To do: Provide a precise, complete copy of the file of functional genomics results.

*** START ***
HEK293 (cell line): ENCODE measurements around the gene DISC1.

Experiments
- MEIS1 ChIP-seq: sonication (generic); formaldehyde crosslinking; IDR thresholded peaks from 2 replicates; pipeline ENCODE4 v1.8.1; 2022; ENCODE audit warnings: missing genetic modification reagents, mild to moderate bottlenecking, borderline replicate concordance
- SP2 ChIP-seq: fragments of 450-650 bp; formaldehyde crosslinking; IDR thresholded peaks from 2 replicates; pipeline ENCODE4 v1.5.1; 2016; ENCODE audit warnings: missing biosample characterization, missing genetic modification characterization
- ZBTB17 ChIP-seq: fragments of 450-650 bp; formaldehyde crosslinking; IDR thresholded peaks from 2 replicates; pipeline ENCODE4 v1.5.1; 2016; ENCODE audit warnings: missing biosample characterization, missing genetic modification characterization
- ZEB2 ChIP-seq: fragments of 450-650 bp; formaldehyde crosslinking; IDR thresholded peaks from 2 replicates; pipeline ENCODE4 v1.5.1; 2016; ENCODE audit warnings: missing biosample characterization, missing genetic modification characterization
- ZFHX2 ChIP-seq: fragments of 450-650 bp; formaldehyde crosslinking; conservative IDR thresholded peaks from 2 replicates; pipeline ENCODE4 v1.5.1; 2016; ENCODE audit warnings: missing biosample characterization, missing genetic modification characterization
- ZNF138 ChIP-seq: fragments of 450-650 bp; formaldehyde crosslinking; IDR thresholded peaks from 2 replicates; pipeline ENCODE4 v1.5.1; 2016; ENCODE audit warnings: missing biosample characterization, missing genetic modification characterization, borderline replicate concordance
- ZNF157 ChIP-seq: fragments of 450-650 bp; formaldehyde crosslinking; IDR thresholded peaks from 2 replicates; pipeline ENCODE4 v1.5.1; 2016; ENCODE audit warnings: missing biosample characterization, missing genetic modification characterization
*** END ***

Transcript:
HEK293 (cell line): ENCODE measurements around the gene DISC1.

Experiments
- MEIS1 ChIP-seq: sonication (generic); formaldehyde crosslinking; IDR thresholded peaks from 2 replicates; pipeline ENCODE4 v1.8.1; 2022; ENCODE audit warnings: missing genetic modification reagents, mild to moderate bottlenecking, borderline replicate concordance
- SP2 ChIP-seq: fragments of 450-650 bp; formaldehyde crosslinking; IDR thresholded peaks from 2 replicates; pipeline ENCODE4 v1.5.1; 2016; ENCODE audit warnings: missing biosample characterization, missing genetic modification characterization
- ZBTB17 ChIP-seq: fragments of 450-650 bp; formaldehyde crosslinking; IDR thresholded peaks from 2 replicates; pipeline ENCODE4 v1.5.1; 2016; ENCODE audit warnings: missing biosample characterization, missing genetic modification characterization
- ZEB2 ChIP-seq: fragments of 450-650 bp; formaldehyde crosslinking; IDR thresholded peaks from 2 replicates; pipeline ENCODE4 v1.5.1; 2016; ENCODE audit warnings: missing biosample characterization, missing genetic modification characterization
- ZFHX2 ChIP-seq: fragments of 450-650 bp; formaldehyde crosslinking; conservative IDR thresholded peaks from 2 replicates; pipeline ENCODE4 v1.5.1; 2016; ENCODE audit warnings: missing biosample characterization, missing genetic modification characterization
- ZNF138 ChIP-seq: fragments of 450-650 bp; formaldehyde crosslinking; IDR thresholded peaks from 2 replicates; pipeline ENCODE4 v1.5.1; 2016; ENCODE audit warnings: missing biosample characterization, missing genetic modification characterization, borderline replicate concordance
- ZNF157 ChIP-seq: fragments of 450-650 bp; formaldehyde crosslinking; IDR thresholded peaks from 2 replicates; pipeline ENCODE4 v1.5.1; 2016; ENCODE audit warnings: missing biosample characterization, missing genetic modification characterization